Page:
Most of you will have heard the old saying ‘an apple a day keeps the doctor away’. More recently the dieticians have been telling us that ‘five a day keeps us feeling okay’.
This advice leaves me wondering what five fruits they are referring to. My illustration gives us a choice of 18.
I have cut it out of a children’s French dictionary which had hundreds of little illustrations which would have been very helpful to me as I struggled with this language in the third form at my grammar school in 1938 (Dix-neuf trente huit, I think).
Anyway back to the five fruits I must buy in Lewisham market.
I have a feeling this is going to be difficult.
Let’s start with that apple. Most of the time it will have started life in some orchard far away, and been picked before it was ripe
because it’s going to spend many hours trundling across Europe in a lorry or perhaps rather less time in the freezing cargo hold of a Boeing 747.
Now I’ve nothing against the cheerful stall-holders of SE13 but I’m afraid your apples (six in a bowl) are rather hard and tasteless. With my old teeth I’m afraid to bite into them. Of course, none of this criticism applies to that happy time in the autumn when English apples are available.
Oh, the joy of biting into a Cox’s Orange Pippin or enjoying a bowl of stewed Bramley apple with custard for afters. So we’ll pass on the apple for a moment.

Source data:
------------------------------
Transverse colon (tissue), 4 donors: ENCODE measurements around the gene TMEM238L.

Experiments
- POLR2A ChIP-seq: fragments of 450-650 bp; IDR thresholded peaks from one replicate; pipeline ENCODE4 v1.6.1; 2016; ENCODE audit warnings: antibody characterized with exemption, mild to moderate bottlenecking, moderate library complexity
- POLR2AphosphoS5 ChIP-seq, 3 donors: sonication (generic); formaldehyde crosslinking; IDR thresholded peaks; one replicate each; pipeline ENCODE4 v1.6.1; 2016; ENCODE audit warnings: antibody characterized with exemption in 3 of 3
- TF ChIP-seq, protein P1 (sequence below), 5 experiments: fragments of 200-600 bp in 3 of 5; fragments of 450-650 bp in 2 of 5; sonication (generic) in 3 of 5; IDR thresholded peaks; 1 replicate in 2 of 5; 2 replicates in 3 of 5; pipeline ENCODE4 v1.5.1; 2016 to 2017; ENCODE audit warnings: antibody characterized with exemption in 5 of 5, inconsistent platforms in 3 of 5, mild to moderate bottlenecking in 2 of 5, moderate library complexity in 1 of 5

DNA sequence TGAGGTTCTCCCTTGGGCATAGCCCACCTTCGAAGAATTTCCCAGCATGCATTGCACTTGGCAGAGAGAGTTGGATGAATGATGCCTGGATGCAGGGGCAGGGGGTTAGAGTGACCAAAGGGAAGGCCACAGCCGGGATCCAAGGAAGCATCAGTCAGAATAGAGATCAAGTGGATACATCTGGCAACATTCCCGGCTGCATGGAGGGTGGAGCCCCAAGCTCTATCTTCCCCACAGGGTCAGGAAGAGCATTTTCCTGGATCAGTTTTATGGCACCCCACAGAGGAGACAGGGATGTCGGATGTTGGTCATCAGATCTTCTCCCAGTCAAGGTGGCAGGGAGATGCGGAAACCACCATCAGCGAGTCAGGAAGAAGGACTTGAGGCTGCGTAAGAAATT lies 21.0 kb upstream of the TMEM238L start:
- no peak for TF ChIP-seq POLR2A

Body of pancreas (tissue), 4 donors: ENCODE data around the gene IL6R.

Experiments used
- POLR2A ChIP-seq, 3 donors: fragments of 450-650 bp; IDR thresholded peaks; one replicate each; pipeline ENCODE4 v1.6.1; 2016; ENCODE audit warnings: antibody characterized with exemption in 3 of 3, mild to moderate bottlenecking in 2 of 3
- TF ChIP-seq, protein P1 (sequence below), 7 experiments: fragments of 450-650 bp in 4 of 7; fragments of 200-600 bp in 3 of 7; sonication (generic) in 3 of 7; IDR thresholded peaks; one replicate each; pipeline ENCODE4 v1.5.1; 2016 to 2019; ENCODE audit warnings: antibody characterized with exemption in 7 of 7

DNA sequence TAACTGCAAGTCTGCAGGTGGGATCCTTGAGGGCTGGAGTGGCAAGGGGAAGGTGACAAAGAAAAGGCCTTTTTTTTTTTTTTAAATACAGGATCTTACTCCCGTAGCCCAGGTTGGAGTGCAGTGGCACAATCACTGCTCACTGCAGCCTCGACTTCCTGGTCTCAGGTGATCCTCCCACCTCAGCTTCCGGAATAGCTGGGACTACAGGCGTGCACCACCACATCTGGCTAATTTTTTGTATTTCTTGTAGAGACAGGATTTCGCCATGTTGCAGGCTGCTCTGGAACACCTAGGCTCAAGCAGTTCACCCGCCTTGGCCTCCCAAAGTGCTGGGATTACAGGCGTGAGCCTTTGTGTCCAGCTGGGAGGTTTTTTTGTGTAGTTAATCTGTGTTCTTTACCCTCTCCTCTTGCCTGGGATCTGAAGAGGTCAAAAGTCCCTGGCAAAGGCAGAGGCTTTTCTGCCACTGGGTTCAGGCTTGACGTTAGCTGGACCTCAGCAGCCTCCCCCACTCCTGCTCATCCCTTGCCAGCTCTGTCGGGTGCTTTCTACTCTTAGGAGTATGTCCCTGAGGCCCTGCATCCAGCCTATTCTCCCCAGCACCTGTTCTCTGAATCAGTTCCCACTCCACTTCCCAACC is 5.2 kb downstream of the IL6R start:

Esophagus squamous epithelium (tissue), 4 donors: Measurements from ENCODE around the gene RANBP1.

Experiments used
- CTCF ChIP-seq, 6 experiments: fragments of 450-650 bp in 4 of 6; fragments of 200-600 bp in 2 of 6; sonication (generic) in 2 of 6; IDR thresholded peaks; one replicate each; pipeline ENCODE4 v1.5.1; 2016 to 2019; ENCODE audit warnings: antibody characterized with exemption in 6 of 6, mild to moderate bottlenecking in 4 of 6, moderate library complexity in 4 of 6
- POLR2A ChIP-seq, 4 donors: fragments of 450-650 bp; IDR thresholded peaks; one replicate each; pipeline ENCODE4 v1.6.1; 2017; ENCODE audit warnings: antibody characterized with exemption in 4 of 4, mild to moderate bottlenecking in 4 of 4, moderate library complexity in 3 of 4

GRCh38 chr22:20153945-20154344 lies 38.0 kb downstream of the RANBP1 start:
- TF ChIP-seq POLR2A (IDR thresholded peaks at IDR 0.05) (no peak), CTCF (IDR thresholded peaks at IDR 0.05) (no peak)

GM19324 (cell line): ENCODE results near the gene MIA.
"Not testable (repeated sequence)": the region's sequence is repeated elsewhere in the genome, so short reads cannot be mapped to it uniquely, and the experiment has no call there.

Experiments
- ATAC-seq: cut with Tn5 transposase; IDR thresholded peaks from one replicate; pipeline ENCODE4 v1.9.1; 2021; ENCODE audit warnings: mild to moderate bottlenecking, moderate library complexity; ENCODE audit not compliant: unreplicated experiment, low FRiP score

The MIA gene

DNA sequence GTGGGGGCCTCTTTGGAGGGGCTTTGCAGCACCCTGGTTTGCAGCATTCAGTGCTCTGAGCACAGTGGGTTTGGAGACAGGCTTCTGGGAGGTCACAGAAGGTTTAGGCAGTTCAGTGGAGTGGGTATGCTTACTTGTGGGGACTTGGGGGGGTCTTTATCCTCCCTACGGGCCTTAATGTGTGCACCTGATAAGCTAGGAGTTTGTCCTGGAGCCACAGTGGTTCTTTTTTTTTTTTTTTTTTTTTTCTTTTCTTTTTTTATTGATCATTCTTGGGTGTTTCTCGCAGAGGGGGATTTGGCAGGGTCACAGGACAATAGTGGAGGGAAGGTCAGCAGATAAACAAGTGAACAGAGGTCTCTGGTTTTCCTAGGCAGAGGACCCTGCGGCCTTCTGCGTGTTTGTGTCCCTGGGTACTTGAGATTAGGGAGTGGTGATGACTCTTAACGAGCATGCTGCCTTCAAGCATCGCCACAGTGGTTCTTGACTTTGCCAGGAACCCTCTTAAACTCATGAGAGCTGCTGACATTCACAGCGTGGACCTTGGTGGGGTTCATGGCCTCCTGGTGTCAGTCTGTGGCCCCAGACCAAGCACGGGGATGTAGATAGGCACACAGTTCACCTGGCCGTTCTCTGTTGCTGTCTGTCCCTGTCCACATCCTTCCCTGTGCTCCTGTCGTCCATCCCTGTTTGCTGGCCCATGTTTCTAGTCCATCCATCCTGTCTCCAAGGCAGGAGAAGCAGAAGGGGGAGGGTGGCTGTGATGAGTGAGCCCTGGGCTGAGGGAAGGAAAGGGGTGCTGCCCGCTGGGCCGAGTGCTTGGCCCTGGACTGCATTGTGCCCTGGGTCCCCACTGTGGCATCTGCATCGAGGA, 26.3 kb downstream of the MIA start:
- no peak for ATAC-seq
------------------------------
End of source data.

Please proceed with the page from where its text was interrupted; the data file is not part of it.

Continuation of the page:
The grapes look nice but one has to spit out the skins and pips so they’re a no-no.
Grapefruit are out for me as well as they interfere with my anticoagulant therapy (blood thinners). Victoria plums cannot be beaten so I’ll introduce one of those into my lunch box.
Strawberries and raspberries would get mushy and squashed in my box and like the apples most peaches have to be kept for a week before they soften.
Cherries come and go in June-July along with gooseberries though the latter make lovely jam. I’m not sure if the next lot are blueberries of blackcurrants. Best to have them with my cornflakes at breakfast.
Of course nothing equals the flavour of a freshly picked apple. I should know as I picked thousands of them during the war when the headmaster of our school in Tunbridge Wells allowed all the older boys who owned bikes to be excused school and help bring in the harvest. My part in Dig for Victory.
In September 1940, when I was up a long ladder at the top of a plum tree with a shoulder bag, a German bomber flew low overhead with a Hawker Hurricane fighter in close pursuit and there was the rattle of machine guns.
I beat all records for descending from that tree and this experience, along with the half dozen plums I had eaten, meant that I had a very good bowel movement next day.